Facebook and Ray-Ban to work on AR smart glasses together

Ruben Fields
September 18, 2020

Facebook announced on Wednesday (16) that it is working in partnership with Ray-Ban to develop smart glasses.

"We don't have a product yet to share with you today but I am excited to share that we have formed a multi-year partnership starting with building and releasing our first pair of smart glasses next year", Zuckerberg said.

As Facebook Connect (formerly Oculus Connect) kicked off with a keynote presentation from Facebook CEO Mark Zuckerberg, Project Aria was one of the first new announcements from the event.

Instead, it will capture audio and video from a first-person perspective, as well as eye movement and location data, to help Facebook determine how augmented reality should work.

Facebook has announced Project Aria, a research project to build AR (augmented reality) glasses. Along with Ray-Ban, Luxottica owns brands such as Oakley and Persol, and makes eyewear for brands ranging from Versace to Brooks Brothers.

Although not a consumer-facing product, Facebook has outlined some of the steps it's taking to ensure Project Aria and subsequent AR devices are privacy-respecting. "The glasses do not include a display and research participants can not view video or listen to audio from the device", the company added. They won't display any information on the inside of the lens, and research participants can not view or listen to the raw data captured by the device. These smart glasses are part of the company's AR space.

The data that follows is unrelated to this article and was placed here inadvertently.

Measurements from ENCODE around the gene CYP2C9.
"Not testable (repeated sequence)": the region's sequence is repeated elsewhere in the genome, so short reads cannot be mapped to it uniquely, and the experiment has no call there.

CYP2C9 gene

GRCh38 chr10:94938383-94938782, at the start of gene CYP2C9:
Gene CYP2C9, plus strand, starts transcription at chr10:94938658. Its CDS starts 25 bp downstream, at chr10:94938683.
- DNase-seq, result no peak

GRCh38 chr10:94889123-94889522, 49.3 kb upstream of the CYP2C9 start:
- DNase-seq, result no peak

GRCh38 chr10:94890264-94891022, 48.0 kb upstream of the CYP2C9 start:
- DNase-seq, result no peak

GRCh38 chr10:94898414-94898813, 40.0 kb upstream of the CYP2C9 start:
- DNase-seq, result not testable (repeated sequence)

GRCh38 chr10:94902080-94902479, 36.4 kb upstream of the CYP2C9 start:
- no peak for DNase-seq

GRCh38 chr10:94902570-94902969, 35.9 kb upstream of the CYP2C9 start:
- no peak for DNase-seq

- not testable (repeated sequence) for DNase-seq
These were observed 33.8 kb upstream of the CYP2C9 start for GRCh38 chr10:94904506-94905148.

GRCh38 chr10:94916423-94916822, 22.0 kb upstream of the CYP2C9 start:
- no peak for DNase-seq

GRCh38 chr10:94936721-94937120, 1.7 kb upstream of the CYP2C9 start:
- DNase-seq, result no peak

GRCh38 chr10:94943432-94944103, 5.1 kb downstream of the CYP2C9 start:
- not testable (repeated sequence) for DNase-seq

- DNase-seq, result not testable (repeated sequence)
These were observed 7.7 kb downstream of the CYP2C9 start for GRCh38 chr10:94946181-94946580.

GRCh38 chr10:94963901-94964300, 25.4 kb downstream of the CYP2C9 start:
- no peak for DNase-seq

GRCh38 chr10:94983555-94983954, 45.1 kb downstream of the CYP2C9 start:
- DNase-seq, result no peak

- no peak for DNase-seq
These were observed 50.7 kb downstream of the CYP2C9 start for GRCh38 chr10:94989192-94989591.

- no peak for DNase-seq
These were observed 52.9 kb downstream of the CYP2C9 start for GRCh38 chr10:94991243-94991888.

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This includes the devices displaying "a prominent white light" when data is being recorded, a physical mute button, and will only collect data in "Facebook offices, wearers' private homes, and public spaces" unless they have permission from stores and venues to record inside them.

As Facebook points out, "Project Aria was designed as a way to help us innovate safely and responsibly".

With Project Aria, Facebook is also hoping to explore concepts such as client-based mapping: a system that will allow users to map environments in real-time with better accuracy and scope than previously available data collection options.

Additionally, the smart Ray-Ban glasses will not come with an integrated display.

Andrew Bosworth, head of Facebook Reality Labs, was quick to emphasize that Facebook will undergo extensive testing well before any consumer AR device would go on sale. The company, however, will test the product with select Facebook employees and contractors in the United States in September.

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